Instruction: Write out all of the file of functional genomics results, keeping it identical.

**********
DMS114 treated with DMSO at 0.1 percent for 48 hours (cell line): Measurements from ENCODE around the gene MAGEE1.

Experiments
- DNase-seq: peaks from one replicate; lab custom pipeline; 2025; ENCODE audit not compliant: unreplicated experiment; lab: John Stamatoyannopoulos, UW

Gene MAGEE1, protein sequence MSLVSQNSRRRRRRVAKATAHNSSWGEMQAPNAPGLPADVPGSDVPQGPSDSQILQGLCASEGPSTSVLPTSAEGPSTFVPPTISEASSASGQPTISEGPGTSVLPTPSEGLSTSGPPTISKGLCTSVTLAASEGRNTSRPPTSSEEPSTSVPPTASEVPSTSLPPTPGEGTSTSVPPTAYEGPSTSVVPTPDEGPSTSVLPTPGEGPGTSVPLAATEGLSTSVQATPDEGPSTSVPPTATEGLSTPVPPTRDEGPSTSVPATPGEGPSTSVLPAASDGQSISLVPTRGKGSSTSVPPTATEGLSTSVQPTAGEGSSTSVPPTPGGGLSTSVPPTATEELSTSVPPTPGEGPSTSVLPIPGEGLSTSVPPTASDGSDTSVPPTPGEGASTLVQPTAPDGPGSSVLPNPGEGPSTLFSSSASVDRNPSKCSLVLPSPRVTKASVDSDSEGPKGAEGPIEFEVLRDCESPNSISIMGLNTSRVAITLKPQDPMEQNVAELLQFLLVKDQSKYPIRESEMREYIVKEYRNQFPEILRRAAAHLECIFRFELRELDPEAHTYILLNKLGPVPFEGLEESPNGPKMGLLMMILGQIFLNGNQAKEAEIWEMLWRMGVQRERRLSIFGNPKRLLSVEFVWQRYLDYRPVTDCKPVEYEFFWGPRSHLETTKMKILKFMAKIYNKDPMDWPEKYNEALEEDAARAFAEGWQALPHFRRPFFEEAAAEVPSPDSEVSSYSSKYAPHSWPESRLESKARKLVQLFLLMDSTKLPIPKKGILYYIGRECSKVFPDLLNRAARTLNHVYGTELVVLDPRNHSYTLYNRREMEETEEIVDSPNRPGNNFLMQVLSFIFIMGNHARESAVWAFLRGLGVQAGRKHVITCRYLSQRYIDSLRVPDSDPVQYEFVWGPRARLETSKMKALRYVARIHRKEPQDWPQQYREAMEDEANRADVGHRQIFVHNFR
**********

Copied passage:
DMS114 treated with DMSO at 0.1 percent for 48 hours (cell line): Measurements from ENCODE around the gene MAGEE1.

Experiments
- DNase-seq: peaks from one replicate; lab custom pipeline; 2025; ENCODE audit not compliant: unreplicated experiment; lab: John Stamatoyannopoulos, UW

Gene MAGEE1, protein sequence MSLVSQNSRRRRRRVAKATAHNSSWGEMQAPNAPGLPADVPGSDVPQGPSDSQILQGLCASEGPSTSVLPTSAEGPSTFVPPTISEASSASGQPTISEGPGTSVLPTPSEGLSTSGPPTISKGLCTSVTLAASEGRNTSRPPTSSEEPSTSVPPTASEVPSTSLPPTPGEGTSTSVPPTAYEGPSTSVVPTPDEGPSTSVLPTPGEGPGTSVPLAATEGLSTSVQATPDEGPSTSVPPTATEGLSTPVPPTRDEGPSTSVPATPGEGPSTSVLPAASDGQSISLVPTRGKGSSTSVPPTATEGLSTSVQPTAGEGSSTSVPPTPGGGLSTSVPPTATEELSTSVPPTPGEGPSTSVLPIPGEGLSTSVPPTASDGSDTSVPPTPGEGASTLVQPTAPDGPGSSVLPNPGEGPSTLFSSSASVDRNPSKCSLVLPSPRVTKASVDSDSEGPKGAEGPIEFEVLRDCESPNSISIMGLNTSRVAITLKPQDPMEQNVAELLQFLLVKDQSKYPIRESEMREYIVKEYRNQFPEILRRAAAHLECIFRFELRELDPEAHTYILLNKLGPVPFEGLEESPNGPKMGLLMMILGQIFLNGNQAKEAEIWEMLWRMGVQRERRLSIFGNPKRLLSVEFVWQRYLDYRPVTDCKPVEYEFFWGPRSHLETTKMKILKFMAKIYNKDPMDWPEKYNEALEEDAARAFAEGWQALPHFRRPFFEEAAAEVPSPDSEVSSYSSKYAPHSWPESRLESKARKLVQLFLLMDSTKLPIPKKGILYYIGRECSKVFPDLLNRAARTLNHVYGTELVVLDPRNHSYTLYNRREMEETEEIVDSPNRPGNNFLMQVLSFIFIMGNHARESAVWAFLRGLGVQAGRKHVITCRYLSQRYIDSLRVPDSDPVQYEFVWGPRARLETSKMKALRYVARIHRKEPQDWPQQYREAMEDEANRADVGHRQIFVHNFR